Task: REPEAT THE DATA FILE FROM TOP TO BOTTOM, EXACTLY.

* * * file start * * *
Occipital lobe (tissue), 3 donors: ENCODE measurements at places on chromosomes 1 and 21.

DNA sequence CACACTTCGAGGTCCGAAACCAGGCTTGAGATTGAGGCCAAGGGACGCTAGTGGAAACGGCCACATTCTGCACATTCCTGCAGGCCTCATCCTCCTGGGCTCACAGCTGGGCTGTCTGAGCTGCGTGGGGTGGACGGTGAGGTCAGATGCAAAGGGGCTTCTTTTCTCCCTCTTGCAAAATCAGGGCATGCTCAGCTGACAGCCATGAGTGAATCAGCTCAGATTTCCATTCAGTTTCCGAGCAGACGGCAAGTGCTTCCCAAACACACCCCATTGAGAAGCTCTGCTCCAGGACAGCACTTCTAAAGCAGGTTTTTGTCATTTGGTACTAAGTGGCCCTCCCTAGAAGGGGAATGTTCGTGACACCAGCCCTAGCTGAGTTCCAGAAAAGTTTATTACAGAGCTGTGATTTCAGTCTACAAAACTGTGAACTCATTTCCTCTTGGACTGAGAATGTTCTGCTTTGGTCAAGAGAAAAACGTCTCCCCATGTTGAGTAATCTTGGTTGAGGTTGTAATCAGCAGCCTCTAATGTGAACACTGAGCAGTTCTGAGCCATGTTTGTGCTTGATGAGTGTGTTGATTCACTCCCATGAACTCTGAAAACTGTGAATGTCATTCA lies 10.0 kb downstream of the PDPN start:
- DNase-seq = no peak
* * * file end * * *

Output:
Occipital lobe (tissue), 3 donors: ENCODE measurements at places on chromosomes 1 and 21.

DNA sequence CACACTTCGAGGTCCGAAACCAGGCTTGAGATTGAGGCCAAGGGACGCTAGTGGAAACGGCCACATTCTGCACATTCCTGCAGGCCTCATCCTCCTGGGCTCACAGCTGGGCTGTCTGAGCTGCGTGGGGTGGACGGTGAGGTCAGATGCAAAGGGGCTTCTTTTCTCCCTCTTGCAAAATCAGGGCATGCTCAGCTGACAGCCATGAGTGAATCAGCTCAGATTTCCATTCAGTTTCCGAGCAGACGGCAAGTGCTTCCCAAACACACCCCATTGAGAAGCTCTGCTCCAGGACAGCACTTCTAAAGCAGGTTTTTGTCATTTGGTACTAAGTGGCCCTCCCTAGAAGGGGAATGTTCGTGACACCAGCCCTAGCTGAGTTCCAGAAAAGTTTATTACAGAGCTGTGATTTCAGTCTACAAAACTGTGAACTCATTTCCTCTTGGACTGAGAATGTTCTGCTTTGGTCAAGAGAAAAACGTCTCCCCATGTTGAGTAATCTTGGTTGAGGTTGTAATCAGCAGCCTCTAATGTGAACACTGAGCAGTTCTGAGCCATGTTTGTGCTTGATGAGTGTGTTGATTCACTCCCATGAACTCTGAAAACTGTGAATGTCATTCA lies 10.0 kb downstream of the PDPN start:
- DNase-seq = no peak